Gordon Campbell | Parliament TV | Parliament Today | News Video | Crime | Employers | Housing | Immigration | Legal | Local Govt. | Maori | Welfare | Unions | Youth | Search

 


Privacy watchdog to get more teeth

Privacy watchdog to get more teeth

28 May 2014

A strengthened and updated Privacy Act will give New Zealanders more power over their information and give the Privacy Commissioner better tools to deal with challenges posed by the digital information era, says Privacy Commissioner John Edwards.

Mr Edwards welcomed the Government’s intention to reform the 20-year-old Privacy Act and says it makes the law more equal to the task of protecting New Zealanders' personal information.

The proposed changes to the Privacy Act are the culmination of a process that began with a four-year-long Law Commission project to review privacy, resulting in comprehensive recommendations in its 2011 report.

The overall impact of these changes will be to give the Office stronger investigative powers, the authority to order that information be given to people, and the power to order agencies to fix privacy problems.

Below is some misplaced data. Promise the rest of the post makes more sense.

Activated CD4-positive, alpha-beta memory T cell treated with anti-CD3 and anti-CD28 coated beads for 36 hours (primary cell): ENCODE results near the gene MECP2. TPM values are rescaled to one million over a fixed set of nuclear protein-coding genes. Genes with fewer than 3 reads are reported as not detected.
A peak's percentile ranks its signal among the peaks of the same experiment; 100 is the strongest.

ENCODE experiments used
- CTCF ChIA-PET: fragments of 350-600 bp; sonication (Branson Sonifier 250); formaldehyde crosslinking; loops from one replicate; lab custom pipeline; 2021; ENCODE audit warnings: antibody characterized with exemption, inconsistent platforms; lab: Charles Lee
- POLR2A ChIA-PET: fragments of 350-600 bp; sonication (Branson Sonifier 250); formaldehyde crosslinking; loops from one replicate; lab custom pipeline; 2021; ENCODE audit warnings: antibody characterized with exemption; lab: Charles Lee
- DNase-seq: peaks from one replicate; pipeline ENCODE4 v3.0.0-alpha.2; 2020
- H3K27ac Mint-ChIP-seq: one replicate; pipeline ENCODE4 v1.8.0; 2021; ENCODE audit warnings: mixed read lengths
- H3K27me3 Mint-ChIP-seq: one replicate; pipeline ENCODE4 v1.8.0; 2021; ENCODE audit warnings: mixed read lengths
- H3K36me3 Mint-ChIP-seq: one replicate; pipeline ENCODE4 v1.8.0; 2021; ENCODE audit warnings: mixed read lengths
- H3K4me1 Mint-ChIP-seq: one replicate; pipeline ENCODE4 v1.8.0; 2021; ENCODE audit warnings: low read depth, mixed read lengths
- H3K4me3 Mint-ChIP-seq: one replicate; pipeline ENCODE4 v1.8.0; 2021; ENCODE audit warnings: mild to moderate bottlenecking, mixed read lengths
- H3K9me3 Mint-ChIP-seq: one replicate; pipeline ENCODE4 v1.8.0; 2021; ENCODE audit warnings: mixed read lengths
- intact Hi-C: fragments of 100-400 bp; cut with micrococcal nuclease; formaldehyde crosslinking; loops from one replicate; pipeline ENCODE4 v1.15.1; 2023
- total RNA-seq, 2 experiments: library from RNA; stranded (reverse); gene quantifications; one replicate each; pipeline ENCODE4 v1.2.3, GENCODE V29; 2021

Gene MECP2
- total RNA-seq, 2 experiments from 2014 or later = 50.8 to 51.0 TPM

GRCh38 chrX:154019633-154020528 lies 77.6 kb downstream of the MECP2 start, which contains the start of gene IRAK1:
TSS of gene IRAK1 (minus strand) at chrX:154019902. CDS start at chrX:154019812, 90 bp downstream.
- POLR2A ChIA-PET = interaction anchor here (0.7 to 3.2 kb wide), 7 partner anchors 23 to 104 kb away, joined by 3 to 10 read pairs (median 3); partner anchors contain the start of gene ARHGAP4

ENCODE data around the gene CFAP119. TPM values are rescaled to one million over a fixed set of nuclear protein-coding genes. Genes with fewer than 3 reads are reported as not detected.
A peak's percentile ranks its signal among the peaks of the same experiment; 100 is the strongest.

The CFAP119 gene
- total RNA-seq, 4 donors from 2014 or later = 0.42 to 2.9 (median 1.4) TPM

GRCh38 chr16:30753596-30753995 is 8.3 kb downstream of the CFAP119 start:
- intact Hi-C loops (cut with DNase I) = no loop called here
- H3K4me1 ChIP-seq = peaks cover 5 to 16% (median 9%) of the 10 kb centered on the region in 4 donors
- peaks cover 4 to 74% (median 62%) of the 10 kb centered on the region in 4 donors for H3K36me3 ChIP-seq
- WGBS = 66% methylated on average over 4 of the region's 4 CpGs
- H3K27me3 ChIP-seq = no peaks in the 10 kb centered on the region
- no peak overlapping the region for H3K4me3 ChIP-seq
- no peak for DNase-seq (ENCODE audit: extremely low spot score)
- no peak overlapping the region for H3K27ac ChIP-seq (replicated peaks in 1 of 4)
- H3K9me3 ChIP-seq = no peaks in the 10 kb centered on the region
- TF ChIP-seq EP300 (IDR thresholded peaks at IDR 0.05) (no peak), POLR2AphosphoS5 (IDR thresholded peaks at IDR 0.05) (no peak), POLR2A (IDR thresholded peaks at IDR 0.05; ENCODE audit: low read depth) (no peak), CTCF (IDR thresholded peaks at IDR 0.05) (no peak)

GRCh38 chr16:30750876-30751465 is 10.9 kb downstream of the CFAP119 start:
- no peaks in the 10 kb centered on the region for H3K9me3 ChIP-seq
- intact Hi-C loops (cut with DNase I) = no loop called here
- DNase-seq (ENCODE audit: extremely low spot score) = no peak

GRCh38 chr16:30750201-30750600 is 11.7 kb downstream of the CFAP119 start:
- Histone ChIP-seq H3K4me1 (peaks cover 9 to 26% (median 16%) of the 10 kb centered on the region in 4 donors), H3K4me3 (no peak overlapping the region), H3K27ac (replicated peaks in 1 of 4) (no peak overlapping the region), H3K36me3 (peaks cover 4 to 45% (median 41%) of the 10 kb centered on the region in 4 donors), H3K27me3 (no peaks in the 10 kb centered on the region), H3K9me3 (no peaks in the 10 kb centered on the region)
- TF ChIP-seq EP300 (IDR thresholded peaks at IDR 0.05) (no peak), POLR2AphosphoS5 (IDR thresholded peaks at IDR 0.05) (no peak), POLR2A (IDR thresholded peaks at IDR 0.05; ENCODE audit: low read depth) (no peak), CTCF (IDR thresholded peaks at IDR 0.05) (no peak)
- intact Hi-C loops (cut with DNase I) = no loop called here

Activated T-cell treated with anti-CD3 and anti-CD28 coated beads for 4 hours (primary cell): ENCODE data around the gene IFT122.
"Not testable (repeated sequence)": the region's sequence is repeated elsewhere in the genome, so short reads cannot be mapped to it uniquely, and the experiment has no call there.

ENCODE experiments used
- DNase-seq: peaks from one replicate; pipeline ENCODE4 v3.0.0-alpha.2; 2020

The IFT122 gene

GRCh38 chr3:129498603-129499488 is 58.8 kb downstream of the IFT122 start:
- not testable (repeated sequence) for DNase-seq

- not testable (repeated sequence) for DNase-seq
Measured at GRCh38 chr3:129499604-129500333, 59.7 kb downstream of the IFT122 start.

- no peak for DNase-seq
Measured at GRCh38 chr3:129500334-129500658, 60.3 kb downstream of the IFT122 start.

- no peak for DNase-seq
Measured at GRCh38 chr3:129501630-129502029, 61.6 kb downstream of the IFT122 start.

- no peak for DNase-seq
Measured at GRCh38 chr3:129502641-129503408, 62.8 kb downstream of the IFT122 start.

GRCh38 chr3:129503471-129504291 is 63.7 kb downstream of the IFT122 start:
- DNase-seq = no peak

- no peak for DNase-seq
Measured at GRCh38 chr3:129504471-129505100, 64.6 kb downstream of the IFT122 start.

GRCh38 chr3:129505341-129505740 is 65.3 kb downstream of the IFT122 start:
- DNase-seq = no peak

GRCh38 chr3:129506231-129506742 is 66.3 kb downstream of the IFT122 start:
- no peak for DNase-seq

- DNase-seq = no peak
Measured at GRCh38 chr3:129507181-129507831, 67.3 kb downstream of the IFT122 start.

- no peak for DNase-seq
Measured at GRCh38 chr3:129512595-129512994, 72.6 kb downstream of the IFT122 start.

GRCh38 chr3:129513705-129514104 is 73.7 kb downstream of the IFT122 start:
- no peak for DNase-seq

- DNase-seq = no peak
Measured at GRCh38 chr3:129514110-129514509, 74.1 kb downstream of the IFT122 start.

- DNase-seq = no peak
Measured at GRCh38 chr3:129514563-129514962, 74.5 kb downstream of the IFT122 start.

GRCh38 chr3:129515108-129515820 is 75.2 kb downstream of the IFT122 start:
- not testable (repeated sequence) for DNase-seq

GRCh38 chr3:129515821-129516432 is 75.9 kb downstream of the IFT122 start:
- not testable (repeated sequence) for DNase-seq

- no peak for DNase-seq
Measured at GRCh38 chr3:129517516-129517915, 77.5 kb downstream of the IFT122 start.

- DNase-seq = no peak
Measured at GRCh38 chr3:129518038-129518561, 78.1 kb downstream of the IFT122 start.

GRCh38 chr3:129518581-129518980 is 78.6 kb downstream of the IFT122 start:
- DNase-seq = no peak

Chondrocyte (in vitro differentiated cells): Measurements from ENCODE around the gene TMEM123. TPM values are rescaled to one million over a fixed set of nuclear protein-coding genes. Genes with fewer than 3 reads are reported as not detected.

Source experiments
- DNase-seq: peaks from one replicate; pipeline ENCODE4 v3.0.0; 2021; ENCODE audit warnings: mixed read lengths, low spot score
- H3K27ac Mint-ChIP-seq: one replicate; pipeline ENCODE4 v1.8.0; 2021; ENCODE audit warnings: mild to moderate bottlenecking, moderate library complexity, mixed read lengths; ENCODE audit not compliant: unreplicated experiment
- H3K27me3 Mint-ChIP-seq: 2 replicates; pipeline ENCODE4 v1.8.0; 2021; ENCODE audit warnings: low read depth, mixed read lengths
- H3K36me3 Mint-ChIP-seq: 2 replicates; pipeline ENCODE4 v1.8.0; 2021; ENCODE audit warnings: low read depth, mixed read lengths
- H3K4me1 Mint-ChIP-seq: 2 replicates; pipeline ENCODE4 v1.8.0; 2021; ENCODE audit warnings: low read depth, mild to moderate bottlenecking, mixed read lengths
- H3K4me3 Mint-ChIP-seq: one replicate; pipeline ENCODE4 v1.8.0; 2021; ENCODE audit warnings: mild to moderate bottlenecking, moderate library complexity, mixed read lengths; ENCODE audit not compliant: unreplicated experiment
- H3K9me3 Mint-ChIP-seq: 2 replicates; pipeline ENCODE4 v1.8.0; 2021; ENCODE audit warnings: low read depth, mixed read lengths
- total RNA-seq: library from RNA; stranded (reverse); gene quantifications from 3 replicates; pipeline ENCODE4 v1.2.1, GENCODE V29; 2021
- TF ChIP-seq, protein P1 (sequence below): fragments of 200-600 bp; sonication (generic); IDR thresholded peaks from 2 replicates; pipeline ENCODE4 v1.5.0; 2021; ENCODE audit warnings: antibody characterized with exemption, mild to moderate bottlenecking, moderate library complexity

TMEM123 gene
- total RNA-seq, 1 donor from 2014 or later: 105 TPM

“These reforms will power up our privacy law to bring it more in line with world class standards of protection that New Zealanders are entitled to expect,” Mr Edwards said.

“Since the Privacy Act was passed 20 years ago, we have seen huge technology-driven changes. The Law Commission report on which the law changes are based recognises that individual New Zealanders have countless new opportunities from technological developments, but that there are also real risks.”

“People's information can be lost or hacked; organisations collect huge amounts of our confidential information and then fail to protect it; individuals can breach others’ privacy by highly offensive internet postings. The law needs to be flexible and strong enough to be able to deal with these kinds of problems.”